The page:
Tommy L. Harbour

Portrait of a Coast Guard D-Day veteran

Mr. Tommy L. Harbour began his service to his nation and community during World War II when he was sworn into the Coast Guard on July 5, 1943, and attended boot camp at Manhattan Beach Training Station in New York. Harbour was trained by both Coast Guard and Marine Corps personnel to become a motor machinist or "motor mac" (now known as a boat engineer) for the vehicle and personnel landing craft (LCVP), also known as the Higgins boat. He was then assigned to the Coast Guard-manned attack transport USS Bayfield (APA-33), where he served as a motor mac for one of the USS Bayfield's LCVP landing craft, PA33-4.
During the invasion of Normandy June 6, 1944, Mr. Harbour's landing craft had orders to land soldiers on Utah Beach. However, due to heavy losses, Harbour was instructed to land on Omaha Beach instead. After delivering troops to Omaha Beach, Harbour made several more landings on Utah Beach under heavy gunfire from German shore batteries.
Two months later while preparing his landing craft for the invasion of Southern France, a German airplane dropped a bomb, which hit LCVP PA33-4 while cradled on the Bayfield.  Harbour's coxswain and boat seaman were seriously injured, and his landing craft sustained significant damage.  Unharmed, Harbour then made several landings at Saint Raphael in a different landing craft with another boat crew.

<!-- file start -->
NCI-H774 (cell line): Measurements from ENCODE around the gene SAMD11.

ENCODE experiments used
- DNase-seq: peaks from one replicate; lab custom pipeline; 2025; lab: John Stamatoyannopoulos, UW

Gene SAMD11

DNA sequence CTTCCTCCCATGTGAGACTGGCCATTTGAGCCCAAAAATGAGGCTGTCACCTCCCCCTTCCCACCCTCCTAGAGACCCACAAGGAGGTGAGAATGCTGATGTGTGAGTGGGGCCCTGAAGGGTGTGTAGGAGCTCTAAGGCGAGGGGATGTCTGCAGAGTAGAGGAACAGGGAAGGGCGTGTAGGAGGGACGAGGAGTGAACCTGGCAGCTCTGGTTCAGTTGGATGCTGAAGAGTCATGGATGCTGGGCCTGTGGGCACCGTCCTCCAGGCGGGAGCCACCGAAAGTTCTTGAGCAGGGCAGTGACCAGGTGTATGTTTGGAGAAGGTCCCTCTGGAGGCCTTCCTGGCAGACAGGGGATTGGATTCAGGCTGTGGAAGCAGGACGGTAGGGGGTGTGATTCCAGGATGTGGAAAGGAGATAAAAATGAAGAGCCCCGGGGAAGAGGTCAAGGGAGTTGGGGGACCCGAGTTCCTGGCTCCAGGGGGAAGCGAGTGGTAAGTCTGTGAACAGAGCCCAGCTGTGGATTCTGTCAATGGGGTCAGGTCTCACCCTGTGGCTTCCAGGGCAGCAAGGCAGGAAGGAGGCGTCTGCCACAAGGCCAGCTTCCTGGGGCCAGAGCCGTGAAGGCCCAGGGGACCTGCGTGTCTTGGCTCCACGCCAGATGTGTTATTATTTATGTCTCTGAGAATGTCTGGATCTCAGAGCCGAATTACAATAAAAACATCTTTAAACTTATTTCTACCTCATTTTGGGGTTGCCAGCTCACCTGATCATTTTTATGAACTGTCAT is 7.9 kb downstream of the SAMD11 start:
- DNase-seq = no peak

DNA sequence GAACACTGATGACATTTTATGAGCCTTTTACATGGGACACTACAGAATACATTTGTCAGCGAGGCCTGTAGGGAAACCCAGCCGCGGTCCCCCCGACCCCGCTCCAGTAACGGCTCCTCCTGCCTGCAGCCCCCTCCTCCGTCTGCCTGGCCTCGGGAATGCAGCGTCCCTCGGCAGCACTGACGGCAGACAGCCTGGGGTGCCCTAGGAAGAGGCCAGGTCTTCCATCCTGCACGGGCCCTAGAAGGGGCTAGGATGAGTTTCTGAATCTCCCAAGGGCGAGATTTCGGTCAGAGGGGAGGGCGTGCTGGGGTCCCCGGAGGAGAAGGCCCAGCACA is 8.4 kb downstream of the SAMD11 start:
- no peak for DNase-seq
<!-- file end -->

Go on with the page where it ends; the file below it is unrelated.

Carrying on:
After his European campaign, Harbour continued his assignment aboard the Bayfield and participated in the invasion of Iwo Jima. During the invasion and despite heavy Japanese gunfire, Harbour transported Marines and supplies to the beaches of Iwo Jima. On the second and third days of the invasion, Harbour continued to make landings, hauling supplies such as flame-thrower fuel, mortar shells and hand grenades to Marines who were clearing the island. Additionally, Harbour took part in the Okinawa invasion with a force that simulated landing operations in an effort to confuse the island's Japanese defenders.  Harbour completed a total of four invasions from the Bayfield in a 10-month period. Following his active duty service in the Coast Guard, Harbour served his community as the mayor of Milton, W.Va., a suburb of Huntington, W.Va., for 17 years. He is a member of the Disabled American Veterans, active in the Huntington Veterans Center and continues to advocate for veterans benefits. Harbour is a stalwart supporter and ambassador for the Coast Guard throughout the Ohio Valley and tells the Coast Guard story wherever he goes, and through the years, Harbour has become a friend to many who have served with him at Coast Guard Marine Safety Unit Huntington.

I met Mr. Harbour at the ceremony on Utah Beach, Normandy, France, June 5, 2009.